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The available slits are shown in the following table. The slit widths are given in pixels and arcsec projected on the sky. The spectral resolution is lower in a wider slit (see the grism table), even for point sources since under most atmospheric conditions the seeing wings of pointlike objects fill the wider slits. Note that for each f/6 slit width, 2 slits are available, one of which is offset from the optical axis and causes the spectrum to be shifted to shorter wavelengths on the array. Note also that the f/32 10 pixel wide slit and the f/6 2 pixel wide slit are the same slit.
Basic characteristics of T-ReCS's spectroscopy modes
T-ReCS is capable of spectroscopy with R~100 - 1000 in the 8–26 micron range as follows:
Basic characteristics of T-ReCS's imaging mode
Taken from the current T-ReCS Intro page
The following five tables provide various exposure time limits. Constraints are due to a number of factors, more than one of which may need to be considered for a given NIRI configuration:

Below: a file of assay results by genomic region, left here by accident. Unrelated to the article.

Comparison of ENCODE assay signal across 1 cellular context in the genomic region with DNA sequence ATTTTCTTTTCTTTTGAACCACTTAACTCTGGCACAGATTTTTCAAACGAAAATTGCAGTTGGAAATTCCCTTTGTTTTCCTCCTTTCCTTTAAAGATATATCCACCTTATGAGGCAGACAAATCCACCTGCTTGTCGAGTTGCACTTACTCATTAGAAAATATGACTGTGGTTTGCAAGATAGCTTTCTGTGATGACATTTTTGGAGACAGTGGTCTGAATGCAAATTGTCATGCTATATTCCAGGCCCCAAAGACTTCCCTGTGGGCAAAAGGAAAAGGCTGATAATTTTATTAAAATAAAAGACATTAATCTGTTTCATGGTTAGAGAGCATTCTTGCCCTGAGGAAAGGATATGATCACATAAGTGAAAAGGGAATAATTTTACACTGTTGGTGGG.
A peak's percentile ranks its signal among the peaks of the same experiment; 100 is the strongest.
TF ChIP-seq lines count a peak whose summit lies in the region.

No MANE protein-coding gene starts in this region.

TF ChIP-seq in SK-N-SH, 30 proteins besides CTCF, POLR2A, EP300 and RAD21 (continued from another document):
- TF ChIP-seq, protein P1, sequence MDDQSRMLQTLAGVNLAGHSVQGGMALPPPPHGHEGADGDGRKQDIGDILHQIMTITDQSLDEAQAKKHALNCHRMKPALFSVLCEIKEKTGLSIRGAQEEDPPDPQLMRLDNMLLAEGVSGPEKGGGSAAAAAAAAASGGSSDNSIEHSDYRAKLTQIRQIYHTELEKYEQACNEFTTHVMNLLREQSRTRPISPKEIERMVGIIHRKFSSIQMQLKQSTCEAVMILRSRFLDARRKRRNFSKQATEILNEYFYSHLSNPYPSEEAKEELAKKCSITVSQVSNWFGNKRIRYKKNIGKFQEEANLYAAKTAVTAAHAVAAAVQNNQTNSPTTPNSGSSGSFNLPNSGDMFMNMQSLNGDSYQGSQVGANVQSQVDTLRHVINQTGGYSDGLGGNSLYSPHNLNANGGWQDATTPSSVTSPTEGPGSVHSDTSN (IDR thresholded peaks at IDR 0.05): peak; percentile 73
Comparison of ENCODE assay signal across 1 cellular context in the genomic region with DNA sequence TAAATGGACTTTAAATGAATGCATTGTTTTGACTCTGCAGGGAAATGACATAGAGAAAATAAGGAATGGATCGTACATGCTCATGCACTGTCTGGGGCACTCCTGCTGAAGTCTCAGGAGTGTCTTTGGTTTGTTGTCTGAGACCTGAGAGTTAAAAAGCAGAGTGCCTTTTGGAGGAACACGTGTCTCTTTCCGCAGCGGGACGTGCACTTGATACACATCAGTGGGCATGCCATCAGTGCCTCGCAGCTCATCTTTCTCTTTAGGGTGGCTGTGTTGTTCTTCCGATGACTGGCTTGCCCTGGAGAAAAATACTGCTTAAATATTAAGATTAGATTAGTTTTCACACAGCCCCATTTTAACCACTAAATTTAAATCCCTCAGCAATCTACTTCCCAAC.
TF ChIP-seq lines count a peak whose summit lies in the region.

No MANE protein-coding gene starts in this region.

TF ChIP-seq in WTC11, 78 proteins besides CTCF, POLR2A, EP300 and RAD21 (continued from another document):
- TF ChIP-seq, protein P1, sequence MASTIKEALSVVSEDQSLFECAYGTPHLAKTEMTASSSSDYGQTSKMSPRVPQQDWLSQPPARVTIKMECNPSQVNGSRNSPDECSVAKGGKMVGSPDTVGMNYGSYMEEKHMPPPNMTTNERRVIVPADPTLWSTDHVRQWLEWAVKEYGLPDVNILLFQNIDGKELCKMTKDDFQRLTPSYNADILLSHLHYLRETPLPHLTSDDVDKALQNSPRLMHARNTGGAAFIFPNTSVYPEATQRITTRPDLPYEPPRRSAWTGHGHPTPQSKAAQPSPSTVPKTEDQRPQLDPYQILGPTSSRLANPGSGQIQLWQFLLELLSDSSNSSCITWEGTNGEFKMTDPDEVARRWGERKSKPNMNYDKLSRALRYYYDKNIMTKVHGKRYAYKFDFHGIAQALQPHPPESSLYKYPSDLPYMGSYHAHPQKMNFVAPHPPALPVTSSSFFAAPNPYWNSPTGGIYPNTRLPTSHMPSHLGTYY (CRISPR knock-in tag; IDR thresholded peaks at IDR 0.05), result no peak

This section mainly describes how to prepare and check NIRI observations. Setting up observing sequences at Phase II is not intuitive until one is quite experienced (and maybe even not then). Thus, the key to successful observation preparation is starting from the NIRI OT Library.
NIRI standalone (i.e., without AO) requires the use of a peripheral wavefront sensor for both imaging and spectroscopy. PWFS2 is preferred over PWFS1, as it can be used on fainter guide stars, can run at a higher frequency for a given guide star, works better under windy and cloudy conditions, and is smaller and thus vignettes less of the field of view.
Low-moderate resolution spectroscopy can be obtained either at f/6 through each of the 1-5μm windows or at f/32 (the latter usually with adaptive optics) at JHK only. A variety of slit widths are available. The properties of the slits, grisms, and blocking filters are decribed in the section. The f/6 and f/32 pixel scales in spectroscopy mode are the same as those in imaging mode.